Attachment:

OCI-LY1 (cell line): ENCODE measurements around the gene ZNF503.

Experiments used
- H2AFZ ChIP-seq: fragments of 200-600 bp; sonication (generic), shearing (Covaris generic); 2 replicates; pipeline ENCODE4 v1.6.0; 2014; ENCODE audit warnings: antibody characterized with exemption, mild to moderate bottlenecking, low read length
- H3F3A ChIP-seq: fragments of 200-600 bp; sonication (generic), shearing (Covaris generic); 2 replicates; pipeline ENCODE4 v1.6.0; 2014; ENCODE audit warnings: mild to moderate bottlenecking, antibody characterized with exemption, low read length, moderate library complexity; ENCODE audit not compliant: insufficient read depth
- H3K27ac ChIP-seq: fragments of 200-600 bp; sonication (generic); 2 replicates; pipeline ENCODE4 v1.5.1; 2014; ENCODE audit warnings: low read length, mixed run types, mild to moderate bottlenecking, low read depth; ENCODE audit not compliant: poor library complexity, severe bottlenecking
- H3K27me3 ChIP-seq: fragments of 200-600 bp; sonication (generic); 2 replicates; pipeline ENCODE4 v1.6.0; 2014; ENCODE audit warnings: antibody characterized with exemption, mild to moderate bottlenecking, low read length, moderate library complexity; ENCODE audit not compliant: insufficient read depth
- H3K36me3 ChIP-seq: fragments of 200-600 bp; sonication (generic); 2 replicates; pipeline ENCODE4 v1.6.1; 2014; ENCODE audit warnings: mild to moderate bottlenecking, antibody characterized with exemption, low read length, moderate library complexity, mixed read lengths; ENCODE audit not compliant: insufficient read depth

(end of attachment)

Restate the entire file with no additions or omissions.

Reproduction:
OCI-LY1 (cell line): ENCODE measurements around the gene ZNF503.

Experiments used
- H2AFZ ChIP-seq: fragments of 200-600 bp; sonication (generic), shearing (Covaris generic); 2 replicates; pipeline ENCODE4 v1.6.0; 2014; ENCODE audit warnings: antibody characterized with exemption, mild to moderate bottlenecking, low read length
- H3F3A ChIP-seq: fragments of 200-600 bp; sonication (generic), shearing (Covaris generic); 2 replicates; pipeline ENCODE4 v1.6.0; 2014; ENCODE audit warnings: mild to moderate bottlenecking, antibody characterized with exemption, low read length, moderate library complexity; ENCODE audit not compliant: insufficient read depth
- H3K27ac ChIP-seq: fragments of 200-600 bp; sonication (generic); 2 replicates; pipeline ENCODE4 v1.5.1; 2014; ENCODE audit warnings: low read length, mixed run types, mild to moderate bottlenecking, low read depth; ENCODE audit not compliant: poor library complexity, severe bottlenecking
- H3K27me3 ChIP-seq: fragments of 200-600 bp; sonication (generic); 2 replicates; pipeline ENCODE4 v1.6.0; 2014; ENCODE audit warnings: antibody characterized with exemption, mild to moderate bottlenecking, low read length, moderate library complexity; ENCODE audit not compliant: insufficient read depth
- H3K36me3 ChIP-seq: fragments of 200-600 bp; sonication (generic); 2 replicates; pipeline ENCODE4 v1.6.1; 2014; ENCODE audit warnings: mild to moderate bottlenecking, antibody characterized with exemption, low read length, moderate library complexity, mixed read lengths; ENCODE audit not compliant: insufficient read depth